Governance is always a tricky conversation, it is difficult to implement, and usually even more complex to monitor. This holds true whether you are running your computing in cloud, or on premises although the former does have a few extra caveats to take into account.
My personal view has always been that anything in IT, is similar to a puzzle. Each system (puzzle) is designed from a set of components (pieces), and to best build the puzzle, one at least needs to know how many pieces there are, and how they fit in. Governance is one of these systems, and usually forms as a corner piece to any other system. So lets start of this series with a high level view of how governance is implemented, and the crucial driving factors for it.
Taking a 10,000 foot view at governance
When we take a high level look at what governance looks like on premises and in the cloud, then we can categorize the activities as depicted below.
Keeping in line that we are still looking at this scenario from a high level overview, lets review the common points between the two models.
External requirements placed on a company could either be standards like International Standards Organization (ISO), or regulatory requirements like Payment Cards Industry (PCI), Service Organization Control 2 (SOC2). Other requirements which fit into this category are laws like HIPAA (for the US) and GDPR (for Europe). This gets very complicated in a multi national, as their is no one size fits all approach. The mentioned items, are but a drop in the ocean of compliance, being without it can result in hefty fines, breakdown of client trust, and could result in companies closing their doors.
Risk management, is about identifying which risks the company is exposed to, and identifying which ones have to be mitigated (high risk), and which ones receive a lower priority. In an ideal world, companies would mitigate all risk, but this is just not feasible based on a cost-to-benefit. These should all be noted in the risk register.
Policy & Compliance
This is step is translating the company policy, and external requirements, into controls which is implemented. At this point I am sure that you can tie it back to your own experience, database encryption, transport encryption, physical security, logical security, etc. These are the policies put in place to mitigate risk. The compliance aspect comes into play when we need to report on, and measure the effectiveness of our policies.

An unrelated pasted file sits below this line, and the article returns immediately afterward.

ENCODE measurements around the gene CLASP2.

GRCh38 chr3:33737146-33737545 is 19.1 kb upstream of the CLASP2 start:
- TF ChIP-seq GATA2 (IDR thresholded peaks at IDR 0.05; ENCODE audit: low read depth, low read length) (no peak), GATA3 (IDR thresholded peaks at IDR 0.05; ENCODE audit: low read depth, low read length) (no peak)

What makes the cloud different?
To a large extent, not much. However, all it takes is one misconfigured setting for a significant data breach to occur. A storage account marked as public instead of private, complete public access to a SQL Azure Database, unencrypted VHD’s, etc. Sure, this can happen on premises as well, although it is just easier for a mistake like this to happen in the cloud, and this is why good governance is important.
Listed below is some resources which is very helpful whether you have transitioned workloads to Azure already, or whether you are looking to start doing so.
- Cloud Security Alliance
- Cloud Security Alliance is a not-for-profit organization with a mission to “promote the use of best practices for providing security assurance within Cloud Computing, and to provide education on the uses of Cloud Computing to help secure all other forms of computing.”
- Their Cloud Control Matrix provide a set of controls, and how it relates to a multitude of standards and regulation, helps with the scope of what a multi national might need to be compliant with. It is quite useful from a measuring perspective, and to have the facilitate having the right conversations with your business partners.
- Cloud Adoption Framework (Azure)
- The Microsoft approach to cloud adoption. Insightful, and once again, this is to facilitate the conversation with your business partners.
What is next?
Hopefully this has served as a good introduction on the aspect of governance and what some of the business pressures are. As we progress through out this series, we will break down the components for cloud governance, and how we can use Azure functionality to apply and comply with policy.